Random Number Generator

You might have wondered how predictable machines like computers can generate randomness. In reality, most random numbers used in computer programs are pseudo-random, which means they are generated in a predictable fashion using a mathematical formula. This is fine for many purposes, but it may not be random in the way you expect if you’re used to dice rolls, roulette wheels and lottery draws.

A list of random number is a numerical sequence as defined in Wiki – “A numeric sequence is said to be statistically random when it contains no recognizable patterns or regularities; sequences such as the results of an ideal die roll, or the digits of π (as far as we can tell) exhibit statistical randomness…

We can write a random number generator to generate a list of random numbers in a given range. A random number generator (often abbreviated as RNG) is a computational or physical device designed to generate a sequence of numbers or symbols that lack any pattern, i.e. appear random. Computer-based systems for random number generation are widely used, but often fall short of this goal, though they may meet some statistical tests for randomness intended to ensure that they do not have any easily discernible patterns. Methods for generating random results have existed since ancient times, including dice, coin flipping, the shuffling of playing cards, the use of yarrow stalks in the I Ching, and many other techniques.

Intuitively, an algorithmically random sequence (or random sequence) is an infinite sequence of binary digits that appears random to any algorithm. The definition applies equally well to sequences on any finite set of characters. Random sequences are key objects of study in algorithmic information theory.

I had written a small program in Java to generate a sequence of unique random numbers within 20.

The program is here: Random Number Generator

I am creating a List in which I intend to store unique number between 1 and 20 (inclusive). Firstly, I have to get hold of the object of class Random In order to store only unique numbers, first I check after generating the random number by


whether that number already exists in the list. And, thats it. You have got a list of unique random numbers between 1 and 20.

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Traits for Java

What are Traits?Traits are like interfaces, but can have a method body and a class that implements a Trait inherits the method body. In many ways Traits are similar to abstract classes, but they don’t have constructors, don’t have initializers, don’t have fields, can be multiply inherited (like an interface), and super does not refer to a method in an inherited trait, instead of super you have to qualify the intended name [TraitName].[methodName]( … ).By way of example consider current best practice: you write an interface, e.g. List, write a useful abstract class to make writing lists easier, AbstractList, and then implement some lists, e.g. ArrayList. This is all well and good, but suppose you now want to add some extra methods to List, e.g. sort. You can’t because every class that implements List would need to add a sort method and you don’t have control over all the source that uses List. So instead you use a helper class, Collections, and add sort as a static method. The user then calls sort( list ) (assuming a static import is used). A better technique is a Trait, with a trait you modify List:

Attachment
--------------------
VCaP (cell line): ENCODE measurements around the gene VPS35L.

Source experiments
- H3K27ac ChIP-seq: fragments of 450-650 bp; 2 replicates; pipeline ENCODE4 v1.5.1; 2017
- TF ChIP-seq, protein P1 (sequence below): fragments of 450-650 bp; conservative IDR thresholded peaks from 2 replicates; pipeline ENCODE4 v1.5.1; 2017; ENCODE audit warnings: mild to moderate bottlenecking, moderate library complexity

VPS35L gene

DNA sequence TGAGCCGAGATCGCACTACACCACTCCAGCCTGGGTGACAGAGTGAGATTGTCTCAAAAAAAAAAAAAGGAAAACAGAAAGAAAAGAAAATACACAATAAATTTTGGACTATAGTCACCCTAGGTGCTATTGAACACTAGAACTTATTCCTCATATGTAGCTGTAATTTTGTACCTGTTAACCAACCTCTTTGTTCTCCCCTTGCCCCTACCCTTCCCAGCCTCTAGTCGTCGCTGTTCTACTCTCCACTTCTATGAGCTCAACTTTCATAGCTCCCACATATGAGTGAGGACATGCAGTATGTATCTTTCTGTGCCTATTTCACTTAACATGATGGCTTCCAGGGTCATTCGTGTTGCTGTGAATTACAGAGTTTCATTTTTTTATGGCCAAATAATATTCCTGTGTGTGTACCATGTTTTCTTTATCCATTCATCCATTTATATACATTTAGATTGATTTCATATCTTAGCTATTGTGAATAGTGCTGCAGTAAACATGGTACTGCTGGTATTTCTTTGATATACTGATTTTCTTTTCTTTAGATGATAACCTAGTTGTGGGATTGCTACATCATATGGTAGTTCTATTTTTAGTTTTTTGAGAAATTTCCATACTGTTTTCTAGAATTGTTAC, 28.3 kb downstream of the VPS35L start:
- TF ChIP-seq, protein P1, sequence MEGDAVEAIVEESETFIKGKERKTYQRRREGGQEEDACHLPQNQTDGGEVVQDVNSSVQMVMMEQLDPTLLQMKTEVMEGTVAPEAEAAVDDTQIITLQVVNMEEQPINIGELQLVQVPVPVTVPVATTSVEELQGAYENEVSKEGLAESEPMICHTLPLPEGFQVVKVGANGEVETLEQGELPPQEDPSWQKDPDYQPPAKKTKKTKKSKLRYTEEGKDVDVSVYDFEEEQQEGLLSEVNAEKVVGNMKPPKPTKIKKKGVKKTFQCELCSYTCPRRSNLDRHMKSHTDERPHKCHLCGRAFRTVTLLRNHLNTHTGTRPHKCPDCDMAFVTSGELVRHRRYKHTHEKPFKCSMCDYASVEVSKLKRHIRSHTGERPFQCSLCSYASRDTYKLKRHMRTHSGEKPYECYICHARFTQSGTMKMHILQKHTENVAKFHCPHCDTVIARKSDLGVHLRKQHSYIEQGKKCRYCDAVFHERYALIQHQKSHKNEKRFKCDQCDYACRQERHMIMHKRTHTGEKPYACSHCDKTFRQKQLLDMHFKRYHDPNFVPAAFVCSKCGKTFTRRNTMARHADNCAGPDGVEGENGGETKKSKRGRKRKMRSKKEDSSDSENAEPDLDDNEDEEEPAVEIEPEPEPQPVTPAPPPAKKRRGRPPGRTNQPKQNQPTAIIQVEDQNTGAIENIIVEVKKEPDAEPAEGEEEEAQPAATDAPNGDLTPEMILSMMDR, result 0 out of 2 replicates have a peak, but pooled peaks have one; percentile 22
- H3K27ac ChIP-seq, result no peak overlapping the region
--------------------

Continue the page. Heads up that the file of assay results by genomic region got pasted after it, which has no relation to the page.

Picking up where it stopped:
public interface List extends Collection {

void sort() { … } // same syntax as an interface but allows method bodies


ArrayList now automatically pick up sort and the user does not need a special import, instead just like any other instance method the user writes list.sort().


With Traits, if there is a conflict due to multiple inheritance then you have to resolve this conflict (this is a key difference from Mixins – see below). E.G.:

interface X { int m() { return 1; } }

interface Y { int m() { return 2; } }

interface Z extends X { int m() { return 3; } }

class XY implements X, Y { // conflict – 2 m’s

public int m() { return X.m(); } // resolve conflict


class XZ implements X, Z {} // no conflict – Z’s m overrides X’s

Note on Mixins

The difference between a Trait and a Mixin is that order is important. In the class XY example given above, with a Trait you have to explicitly say which m you want. With a Mixin the order in which the interfaces are mixed in determines what happens. class XY implements X, Y {} is read as first mixing in X then mixing in Y; hence the m from Y overrides the m from X, since it is mixed in afterwards.

Note on Extension Methods

An alternative way of adding methods to a class is Extension Methods, these are proposed for Java 7, but have a number of problems.

Extending existing classes

To be able to add methods to an interface without recompiling, all clients of the interface, the class loader has to be extended to automatically add in the extra methods if they are not present and to flag an error if an unresolved conflict exists. Currently the class loader flags a missing method, the required extra action would be to see if the missing method is in an implemented interface and if it can be added without conflict.

As an alternative to abstract classes

Traits would be a viable alternative to abstract classes in many cases, for example the methods in AbstractCollection could be moved to Collectionand no one would need to use AbstractCollection in the future. But a Trait cannot have any fields, therefore some abstract classes, e.g. AbstractList (it contains a field) would still be needed, although some methods may be moved to an interface.



Supporting Java Traits in Eclipse